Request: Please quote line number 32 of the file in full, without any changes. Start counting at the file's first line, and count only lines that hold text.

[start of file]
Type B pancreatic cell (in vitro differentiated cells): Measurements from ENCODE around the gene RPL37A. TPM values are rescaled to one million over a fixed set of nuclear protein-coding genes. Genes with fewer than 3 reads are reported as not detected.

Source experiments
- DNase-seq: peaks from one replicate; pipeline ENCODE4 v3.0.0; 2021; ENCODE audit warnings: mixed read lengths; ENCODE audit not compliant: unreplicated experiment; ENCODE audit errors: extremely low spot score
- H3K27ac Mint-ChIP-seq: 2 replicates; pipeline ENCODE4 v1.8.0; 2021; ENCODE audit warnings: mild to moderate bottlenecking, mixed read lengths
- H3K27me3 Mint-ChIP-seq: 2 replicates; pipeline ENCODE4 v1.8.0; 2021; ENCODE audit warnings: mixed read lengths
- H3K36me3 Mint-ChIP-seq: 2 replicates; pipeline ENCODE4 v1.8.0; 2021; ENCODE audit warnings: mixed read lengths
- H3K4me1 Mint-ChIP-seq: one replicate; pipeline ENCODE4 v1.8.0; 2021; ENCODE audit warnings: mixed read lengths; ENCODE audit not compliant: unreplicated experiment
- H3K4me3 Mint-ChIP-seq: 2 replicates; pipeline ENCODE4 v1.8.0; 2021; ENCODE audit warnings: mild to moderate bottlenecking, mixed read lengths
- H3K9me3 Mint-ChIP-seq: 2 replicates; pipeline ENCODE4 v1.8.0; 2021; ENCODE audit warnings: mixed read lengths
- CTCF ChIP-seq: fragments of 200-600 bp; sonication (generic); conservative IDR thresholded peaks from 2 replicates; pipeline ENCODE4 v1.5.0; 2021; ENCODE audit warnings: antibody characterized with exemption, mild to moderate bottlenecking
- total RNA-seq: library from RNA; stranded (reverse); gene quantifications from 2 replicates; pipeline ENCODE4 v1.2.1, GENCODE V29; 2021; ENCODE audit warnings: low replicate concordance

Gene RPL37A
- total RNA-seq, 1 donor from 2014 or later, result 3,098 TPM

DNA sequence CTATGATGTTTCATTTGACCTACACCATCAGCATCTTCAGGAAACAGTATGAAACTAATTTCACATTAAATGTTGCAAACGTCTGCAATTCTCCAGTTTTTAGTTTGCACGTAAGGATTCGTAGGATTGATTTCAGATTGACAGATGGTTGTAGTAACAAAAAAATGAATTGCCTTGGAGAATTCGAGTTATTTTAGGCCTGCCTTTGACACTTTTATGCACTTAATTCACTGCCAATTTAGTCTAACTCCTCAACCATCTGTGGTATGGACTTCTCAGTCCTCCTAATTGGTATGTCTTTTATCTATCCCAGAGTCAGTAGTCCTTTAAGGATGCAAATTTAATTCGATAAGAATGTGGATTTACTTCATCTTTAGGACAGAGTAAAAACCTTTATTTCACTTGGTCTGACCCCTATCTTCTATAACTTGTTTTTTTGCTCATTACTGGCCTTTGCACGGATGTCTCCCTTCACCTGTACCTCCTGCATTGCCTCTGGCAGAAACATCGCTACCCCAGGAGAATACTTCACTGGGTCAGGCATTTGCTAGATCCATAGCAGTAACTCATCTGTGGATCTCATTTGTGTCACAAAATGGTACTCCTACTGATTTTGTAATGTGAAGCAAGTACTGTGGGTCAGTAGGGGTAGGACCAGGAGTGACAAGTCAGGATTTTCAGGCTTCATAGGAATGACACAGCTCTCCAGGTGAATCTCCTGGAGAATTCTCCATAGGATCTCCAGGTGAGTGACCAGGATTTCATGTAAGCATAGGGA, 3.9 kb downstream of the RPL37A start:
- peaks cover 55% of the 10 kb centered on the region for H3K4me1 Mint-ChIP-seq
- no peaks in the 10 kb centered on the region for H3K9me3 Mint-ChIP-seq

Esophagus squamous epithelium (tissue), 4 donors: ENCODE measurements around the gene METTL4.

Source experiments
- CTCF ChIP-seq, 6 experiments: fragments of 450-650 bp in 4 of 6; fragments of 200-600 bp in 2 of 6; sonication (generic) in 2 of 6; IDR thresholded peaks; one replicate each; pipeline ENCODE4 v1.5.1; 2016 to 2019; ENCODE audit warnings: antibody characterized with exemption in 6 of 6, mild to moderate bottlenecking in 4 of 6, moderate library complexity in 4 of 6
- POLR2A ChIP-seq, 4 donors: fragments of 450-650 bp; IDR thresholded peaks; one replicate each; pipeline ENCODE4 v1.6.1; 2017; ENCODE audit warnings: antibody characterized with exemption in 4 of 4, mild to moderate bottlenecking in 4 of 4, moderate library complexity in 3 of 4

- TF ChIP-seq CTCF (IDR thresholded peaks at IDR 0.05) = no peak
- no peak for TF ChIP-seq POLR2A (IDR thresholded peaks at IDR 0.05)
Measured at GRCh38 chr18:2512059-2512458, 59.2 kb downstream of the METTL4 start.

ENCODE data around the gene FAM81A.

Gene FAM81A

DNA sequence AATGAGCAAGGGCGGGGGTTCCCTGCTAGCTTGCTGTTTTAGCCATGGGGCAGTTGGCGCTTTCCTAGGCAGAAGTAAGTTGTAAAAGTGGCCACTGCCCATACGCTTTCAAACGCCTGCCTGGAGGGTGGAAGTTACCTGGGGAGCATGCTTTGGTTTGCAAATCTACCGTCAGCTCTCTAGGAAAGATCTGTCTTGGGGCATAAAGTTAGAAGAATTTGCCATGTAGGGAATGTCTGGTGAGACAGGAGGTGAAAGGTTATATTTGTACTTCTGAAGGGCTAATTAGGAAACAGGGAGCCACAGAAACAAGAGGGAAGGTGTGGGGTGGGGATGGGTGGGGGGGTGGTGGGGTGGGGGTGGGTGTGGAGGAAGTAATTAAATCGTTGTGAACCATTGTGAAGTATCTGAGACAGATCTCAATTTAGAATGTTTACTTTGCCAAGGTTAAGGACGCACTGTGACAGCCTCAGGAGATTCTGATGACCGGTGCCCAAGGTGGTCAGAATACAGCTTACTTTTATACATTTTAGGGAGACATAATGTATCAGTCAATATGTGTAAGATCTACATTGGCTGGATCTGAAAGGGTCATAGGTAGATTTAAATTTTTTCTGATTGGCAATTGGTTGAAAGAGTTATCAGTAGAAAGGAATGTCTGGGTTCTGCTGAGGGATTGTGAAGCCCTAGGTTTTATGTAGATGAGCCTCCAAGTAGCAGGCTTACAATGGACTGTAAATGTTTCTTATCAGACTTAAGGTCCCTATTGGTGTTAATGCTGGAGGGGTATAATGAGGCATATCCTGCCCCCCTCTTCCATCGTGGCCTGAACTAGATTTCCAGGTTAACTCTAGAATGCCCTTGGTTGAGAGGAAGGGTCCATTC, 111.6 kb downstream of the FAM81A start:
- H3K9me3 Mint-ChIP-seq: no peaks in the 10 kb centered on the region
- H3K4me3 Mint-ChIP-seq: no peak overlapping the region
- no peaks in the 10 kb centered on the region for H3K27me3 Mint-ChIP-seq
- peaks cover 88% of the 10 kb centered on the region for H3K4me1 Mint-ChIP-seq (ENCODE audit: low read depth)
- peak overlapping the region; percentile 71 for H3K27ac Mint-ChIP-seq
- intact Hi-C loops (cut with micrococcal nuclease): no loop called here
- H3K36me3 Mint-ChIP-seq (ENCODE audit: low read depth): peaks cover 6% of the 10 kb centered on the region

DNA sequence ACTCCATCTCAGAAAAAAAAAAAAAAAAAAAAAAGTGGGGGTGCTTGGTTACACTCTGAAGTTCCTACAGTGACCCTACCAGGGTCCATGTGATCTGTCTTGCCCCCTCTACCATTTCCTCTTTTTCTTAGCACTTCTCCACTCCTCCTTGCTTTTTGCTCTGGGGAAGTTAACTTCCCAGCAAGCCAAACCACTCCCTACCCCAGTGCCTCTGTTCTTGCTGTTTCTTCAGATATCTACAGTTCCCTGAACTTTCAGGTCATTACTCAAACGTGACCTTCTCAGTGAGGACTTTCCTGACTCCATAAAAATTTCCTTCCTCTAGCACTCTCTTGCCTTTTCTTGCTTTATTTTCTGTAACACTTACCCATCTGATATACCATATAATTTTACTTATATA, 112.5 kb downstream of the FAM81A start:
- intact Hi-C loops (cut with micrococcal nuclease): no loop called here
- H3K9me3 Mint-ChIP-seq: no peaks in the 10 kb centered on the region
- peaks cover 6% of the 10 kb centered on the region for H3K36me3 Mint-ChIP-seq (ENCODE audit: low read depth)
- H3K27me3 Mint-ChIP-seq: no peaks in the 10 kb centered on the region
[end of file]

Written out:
- intact Hi-C loops (cut with micrococcal nuclease): no loop called here